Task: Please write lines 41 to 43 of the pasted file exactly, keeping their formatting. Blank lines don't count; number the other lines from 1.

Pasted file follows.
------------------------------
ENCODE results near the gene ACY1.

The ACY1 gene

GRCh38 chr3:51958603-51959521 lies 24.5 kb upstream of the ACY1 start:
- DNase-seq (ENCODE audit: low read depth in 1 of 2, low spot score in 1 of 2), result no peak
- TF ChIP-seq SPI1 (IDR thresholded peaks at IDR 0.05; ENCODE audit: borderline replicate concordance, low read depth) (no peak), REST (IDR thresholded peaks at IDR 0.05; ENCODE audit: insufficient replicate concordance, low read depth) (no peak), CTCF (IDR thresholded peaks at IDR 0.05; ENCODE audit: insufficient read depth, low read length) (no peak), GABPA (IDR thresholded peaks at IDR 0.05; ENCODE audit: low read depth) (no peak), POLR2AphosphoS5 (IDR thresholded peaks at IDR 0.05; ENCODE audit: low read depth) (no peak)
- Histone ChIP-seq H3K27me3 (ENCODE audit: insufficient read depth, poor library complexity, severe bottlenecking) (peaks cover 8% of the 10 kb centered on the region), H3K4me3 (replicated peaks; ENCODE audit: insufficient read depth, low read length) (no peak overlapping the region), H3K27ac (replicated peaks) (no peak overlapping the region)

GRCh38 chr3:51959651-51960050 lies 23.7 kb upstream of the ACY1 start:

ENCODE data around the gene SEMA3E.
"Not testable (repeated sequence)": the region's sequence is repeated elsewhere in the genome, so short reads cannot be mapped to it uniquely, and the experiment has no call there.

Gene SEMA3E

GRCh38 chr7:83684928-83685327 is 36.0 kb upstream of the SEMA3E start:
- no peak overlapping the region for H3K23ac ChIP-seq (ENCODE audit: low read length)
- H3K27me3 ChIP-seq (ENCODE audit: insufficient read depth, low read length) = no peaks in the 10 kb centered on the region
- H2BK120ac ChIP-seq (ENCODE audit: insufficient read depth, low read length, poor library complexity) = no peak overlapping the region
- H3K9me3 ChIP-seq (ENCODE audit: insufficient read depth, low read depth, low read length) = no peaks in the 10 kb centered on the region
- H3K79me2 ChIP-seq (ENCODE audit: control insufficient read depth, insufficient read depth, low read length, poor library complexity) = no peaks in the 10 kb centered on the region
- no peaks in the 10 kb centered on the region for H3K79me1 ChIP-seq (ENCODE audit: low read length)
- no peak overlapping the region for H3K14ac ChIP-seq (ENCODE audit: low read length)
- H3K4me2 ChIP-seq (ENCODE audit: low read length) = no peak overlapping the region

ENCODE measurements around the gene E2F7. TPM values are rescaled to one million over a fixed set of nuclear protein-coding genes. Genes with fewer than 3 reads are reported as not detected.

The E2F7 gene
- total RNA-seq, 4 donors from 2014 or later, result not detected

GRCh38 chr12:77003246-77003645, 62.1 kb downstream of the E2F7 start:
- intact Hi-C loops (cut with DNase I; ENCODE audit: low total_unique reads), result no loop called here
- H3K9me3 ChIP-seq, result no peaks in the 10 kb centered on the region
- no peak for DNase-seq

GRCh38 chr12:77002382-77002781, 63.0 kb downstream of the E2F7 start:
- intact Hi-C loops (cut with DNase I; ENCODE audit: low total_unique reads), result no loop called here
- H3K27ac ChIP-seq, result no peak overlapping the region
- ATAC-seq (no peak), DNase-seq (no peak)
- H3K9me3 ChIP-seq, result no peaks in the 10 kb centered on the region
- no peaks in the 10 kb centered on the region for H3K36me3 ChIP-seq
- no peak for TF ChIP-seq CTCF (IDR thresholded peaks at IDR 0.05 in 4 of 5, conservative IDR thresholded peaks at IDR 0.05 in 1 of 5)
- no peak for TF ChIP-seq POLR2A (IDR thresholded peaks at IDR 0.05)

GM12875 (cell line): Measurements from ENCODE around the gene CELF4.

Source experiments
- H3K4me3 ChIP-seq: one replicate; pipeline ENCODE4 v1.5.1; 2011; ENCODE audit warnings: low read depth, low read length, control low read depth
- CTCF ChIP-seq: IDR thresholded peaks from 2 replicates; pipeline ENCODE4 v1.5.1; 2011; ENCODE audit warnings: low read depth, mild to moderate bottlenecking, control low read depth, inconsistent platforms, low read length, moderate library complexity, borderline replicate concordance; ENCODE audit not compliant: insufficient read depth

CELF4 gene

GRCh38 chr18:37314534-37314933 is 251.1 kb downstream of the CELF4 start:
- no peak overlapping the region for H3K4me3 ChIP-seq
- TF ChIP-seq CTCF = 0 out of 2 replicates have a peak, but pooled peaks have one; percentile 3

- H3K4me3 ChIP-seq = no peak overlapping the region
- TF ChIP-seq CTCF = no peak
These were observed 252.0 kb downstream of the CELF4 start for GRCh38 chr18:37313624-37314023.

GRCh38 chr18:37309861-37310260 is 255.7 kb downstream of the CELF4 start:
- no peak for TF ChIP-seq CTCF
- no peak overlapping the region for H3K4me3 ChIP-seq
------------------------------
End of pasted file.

- no peak overlapping the region for H3K4me3 ChIP-seq
- TF ChIP-seq CTCF = 0 out of 2 replicates have a peak, but pooled peaks have one; percentile 3

- H3K4me3 ChIP-seq = no peak overlapping the region